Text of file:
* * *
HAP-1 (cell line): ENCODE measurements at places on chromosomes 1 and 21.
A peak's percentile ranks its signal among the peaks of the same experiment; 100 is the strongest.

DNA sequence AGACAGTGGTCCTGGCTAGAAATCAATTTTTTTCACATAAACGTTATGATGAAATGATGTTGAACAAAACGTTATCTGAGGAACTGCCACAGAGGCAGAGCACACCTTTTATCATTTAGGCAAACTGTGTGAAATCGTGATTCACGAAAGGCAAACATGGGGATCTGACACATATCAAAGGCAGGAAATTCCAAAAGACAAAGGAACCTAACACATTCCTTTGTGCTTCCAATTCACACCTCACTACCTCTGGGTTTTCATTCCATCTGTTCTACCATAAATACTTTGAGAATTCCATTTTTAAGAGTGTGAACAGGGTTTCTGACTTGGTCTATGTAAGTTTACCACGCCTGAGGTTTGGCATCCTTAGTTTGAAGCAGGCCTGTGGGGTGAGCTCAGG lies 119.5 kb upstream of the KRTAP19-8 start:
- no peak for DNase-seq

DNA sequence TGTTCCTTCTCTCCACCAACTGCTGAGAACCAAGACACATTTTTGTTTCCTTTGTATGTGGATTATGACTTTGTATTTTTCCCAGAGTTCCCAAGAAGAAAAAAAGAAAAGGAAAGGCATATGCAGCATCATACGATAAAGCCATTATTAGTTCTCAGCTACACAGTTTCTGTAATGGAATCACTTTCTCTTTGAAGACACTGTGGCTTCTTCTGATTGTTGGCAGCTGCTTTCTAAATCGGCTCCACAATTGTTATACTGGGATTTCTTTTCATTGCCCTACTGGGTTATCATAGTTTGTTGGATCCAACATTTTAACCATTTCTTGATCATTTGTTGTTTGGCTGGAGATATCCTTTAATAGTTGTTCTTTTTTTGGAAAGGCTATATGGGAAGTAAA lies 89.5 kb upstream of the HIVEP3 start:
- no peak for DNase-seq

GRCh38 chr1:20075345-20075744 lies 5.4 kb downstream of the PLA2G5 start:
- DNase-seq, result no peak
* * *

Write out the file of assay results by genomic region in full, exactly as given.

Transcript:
HAP-1 (cell line): ENCODE measurements at places on chromosomes 1 and 21.
A peak's percentile ranks its signal among the peaks of the same experiment; 100 is the strongest.

DNA sequence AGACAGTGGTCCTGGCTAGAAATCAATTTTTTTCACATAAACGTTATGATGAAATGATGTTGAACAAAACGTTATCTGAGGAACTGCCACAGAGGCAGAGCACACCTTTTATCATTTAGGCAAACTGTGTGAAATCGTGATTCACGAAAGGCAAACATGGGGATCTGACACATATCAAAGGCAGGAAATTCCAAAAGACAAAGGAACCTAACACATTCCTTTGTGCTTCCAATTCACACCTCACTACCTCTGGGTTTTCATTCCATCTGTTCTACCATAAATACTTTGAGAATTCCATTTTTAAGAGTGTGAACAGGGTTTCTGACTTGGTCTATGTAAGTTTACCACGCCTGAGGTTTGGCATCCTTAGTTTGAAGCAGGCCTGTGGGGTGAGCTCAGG lies 119.5 kb upstream of the KRTAP19-8 start:
- no peak for DNase-seq

DNA sequence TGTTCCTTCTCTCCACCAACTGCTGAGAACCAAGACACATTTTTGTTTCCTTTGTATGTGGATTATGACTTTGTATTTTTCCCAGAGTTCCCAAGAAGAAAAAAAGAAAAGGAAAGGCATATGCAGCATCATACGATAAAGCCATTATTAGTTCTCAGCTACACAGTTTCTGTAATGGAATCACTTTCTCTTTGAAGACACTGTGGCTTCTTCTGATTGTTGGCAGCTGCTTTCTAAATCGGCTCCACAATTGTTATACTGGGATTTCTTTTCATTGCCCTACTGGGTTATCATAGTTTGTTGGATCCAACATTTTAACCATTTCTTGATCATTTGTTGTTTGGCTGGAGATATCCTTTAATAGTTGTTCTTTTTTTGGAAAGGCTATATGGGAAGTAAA lies 89.5 kb upstream of the HIVEP3 start:
- no peak for DNase-seq

GRCh38 chr1:20075345-20075744 lies 5.4 kb downstream of the PLA2G5 start:
- DNase-seq, result no peak